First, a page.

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    • Keywords


      Optical telescope; Sky performance; Detection limits at optical and near-infrared wavelengths.

    • Abstract


      The 3.6-meter Indo–Belgian Devasthal optical telescope (DOT) has been used for optical and nearinfrared (NIR) observations of celestial objects. The telescope has detected stars of $B=24.5 \pm 0.2$, $R = 24.6 \pm 0.12$ and $g= 25.2 \pm 0.2$ mag in exposure times of 1200, 4320 and 3600 s respectively. In one hour of exposure time, a distant galaxy of $24.3 \pm 0.2$ mag and point sources of $\sim$25 mag have been detected in the SDSS $i$ band. The NIR observations show that stars up to $J = 20\pm 0.1$, $H = 18.8 \pm 0.1$ and $K = 18.2 \pm 0.1$ mag can be detected in effective exposure times of 500, 550 and 1000 s respectively. The $nbL$ band sources brighter than $\sim$9.2 mag and strong ($\geq$0.4 Jy) $PAH$ emitting sources like Sh 2-61 can also be observed with the 3.6-meter DOT. A binary star with angular separation of 0:$''$4 has been resolved by the telescope. Sky images with sub-arcsec angular resolutions are observed with the telescope at wavelengths ranging from optical to NIR for a good fraction of observing time. The on-site performance of the telescope is found to be at par with the performance of other, similar telescopes located elsewhere in the world. Owing to the advantage of its geographicallocation, the 3.6-meter DOT can provide optical and NIR observations for a number of frontline galactic and extra-galactic astrophysical research problems, including optical follow-up of GMRT and AstroSat sources and optical transient objects.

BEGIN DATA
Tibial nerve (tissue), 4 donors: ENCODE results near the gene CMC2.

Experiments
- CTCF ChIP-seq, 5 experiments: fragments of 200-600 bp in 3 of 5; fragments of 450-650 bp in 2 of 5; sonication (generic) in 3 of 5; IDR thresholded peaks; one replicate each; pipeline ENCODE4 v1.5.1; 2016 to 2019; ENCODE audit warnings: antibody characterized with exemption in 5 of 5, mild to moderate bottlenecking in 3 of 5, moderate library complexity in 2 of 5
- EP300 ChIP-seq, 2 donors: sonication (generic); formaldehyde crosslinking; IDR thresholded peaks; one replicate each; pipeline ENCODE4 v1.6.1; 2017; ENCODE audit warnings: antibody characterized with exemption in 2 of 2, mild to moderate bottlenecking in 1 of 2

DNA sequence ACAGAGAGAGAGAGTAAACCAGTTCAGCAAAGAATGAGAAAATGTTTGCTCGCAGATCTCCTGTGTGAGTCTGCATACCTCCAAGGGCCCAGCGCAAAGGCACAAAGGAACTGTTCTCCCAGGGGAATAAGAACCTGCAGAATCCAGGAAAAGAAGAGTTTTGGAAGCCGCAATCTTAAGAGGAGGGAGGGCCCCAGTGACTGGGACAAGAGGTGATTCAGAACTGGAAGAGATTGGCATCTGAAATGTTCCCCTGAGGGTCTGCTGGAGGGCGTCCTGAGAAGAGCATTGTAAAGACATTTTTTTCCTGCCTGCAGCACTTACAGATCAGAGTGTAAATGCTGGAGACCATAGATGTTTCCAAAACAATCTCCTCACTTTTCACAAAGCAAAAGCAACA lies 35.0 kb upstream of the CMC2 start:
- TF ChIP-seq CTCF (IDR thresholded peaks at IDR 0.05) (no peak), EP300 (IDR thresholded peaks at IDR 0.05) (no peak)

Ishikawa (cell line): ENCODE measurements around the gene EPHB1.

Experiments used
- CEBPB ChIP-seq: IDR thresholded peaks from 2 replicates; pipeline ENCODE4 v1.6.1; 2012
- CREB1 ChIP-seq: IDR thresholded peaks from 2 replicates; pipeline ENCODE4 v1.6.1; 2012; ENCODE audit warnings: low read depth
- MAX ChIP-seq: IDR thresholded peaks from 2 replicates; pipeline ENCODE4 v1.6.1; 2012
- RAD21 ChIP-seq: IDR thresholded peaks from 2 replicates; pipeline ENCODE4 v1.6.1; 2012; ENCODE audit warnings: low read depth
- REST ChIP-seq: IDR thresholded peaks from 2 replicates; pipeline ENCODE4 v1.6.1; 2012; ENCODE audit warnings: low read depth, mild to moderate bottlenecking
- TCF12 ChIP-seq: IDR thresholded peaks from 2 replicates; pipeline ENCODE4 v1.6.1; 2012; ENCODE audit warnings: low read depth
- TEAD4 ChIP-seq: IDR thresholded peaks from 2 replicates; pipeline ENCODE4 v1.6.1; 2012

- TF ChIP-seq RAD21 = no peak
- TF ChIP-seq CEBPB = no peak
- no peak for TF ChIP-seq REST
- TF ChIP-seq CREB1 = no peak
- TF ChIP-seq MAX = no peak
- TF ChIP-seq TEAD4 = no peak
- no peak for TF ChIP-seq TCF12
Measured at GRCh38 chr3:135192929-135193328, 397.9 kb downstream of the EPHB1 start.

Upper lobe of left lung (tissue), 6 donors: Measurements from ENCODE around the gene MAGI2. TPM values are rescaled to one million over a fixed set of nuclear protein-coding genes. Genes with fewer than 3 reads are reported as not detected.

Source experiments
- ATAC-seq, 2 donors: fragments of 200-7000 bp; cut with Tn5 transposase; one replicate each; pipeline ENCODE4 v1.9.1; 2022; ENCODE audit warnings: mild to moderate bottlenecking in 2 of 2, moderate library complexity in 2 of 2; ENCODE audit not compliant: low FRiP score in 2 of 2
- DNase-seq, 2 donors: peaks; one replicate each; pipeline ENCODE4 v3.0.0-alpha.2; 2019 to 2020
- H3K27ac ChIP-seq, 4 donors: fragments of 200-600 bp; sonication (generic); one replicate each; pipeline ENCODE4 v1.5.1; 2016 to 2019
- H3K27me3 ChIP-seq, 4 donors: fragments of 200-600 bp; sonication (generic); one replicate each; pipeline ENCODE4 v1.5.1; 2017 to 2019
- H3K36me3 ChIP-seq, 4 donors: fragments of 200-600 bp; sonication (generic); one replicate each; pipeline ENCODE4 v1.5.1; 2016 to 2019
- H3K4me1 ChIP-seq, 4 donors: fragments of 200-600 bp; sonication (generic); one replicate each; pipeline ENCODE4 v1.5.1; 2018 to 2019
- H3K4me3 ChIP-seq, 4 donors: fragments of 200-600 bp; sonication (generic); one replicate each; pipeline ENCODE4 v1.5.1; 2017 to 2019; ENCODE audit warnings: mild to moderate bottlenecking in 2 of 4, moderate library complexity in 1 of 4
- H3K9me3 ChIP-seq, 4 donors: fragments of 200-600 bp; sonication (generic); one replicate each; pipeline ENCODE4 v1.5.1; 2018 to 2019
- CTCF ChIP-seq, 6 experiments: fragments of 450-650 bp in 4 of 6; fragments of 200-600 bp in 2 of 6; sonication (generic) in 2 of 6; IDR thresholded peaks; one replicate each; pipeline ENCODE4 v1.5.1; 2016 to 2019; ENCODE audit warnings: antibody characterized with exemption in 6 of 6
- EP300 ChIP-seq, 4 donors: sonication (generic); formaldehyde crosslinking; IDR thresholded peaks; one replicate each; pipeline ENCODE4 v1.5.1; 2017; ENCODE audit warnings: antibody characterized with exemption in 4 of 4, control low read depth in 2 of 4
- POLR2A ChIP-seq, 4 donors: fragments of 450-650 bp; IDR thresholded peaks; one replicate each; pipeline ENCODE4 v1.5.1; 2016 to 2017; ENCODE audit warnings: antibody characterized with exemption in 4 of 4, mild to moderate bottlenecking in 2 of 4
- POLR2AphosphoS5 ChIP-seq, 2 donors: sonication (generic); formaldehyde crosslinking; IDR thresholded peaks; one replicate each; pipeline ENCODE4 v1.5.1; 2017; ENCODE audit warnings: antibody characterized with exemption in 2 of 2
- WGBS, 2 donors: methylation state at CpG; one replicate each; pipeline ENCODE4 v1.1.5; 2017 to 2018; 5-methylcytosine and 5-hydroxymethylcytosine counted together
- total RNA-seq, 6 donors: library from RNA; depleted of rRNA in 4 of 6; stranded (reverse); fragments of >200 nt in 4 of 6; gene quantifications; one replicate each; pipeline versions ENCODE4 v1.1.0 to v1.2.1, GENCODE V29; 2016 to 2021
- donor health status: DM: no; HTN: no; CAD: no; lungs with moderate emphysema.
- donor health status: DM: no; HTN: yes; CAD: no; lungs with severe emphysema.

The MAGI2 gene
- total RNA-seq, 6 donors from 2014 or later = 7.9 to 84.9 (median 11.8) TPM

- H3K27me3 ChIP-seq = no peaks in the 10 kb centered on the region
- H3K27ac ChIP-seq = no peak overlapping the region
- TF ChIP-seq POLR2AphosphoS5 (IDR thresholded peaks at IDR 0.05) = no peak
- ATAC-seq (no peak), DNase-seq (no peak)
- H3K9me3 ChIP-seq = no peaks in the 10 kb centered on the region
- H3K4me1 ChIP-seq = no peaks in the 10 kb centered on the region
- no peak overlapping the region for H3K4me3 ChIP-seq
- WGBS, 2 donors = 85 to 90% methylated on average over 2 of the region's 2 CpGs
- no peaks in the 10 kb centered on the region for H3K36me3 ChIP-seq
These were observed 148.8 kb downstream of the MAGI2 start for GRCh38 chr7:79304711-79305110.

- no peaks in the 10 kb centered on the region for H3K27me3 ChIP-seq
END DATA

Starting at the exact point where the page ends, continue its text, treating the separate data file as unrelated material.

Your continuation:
• Author Affiliations



      1. Indian Institute of Astrophysics, Sarjapur Road, Koramangala, Bengaluru 560 034, India.
      2. Aryabhatta Research Institute of Observational Sciences, Manora Peak, Nainital 263 001, India.
    • Dates

  • Journal of Astrophysics and Astronomy | News

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